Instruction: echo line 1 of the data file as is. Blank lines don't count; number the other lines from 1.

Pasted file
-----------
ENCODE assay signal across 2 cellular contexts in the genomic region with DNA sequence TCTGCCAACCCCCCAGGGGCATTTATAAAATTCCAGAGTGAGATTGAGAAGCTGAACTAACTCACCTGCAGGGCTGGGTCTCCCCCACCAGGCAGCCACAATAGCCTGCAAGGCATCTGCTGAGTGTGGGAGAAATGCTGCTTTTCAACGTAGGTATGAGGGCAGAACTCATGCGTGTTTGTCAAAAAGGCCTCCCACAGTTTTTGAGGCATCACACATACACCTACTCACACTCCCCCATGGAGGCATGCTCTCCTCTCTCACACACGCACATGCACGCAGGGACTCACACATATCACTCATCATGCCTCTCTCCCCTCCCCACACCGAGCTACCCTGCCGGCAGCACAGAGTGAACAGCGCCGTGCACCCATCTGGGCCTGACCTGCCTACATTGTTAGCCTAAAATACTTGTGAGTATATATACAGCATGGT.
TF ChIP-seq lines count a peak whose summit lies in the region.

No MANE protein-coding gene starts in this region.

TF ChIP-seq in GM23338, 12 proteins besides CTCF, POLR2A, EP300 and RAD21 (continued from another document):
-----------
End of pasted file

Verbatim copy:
ENCODE assay signal across 2 cellular contexts in the genomic region with DNA sequence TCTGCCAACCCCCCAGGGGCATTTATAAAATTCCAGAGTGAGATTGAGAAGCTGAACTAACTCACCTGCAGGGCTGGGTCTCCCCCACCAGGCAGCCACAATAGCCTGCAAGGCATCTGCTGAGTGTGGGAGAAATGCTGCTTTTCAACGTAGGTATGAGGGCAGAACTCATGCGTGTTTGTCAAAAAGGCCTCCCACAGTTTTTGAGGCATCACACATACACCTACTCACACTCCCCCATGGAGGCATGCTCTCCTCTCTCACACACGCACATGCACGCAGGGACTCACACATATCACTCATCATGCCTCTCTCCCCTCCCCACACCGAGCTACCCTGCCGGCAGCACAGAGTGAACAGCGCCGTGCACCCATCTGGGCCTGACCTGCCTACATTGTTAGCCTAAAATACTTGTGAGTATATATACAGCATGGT.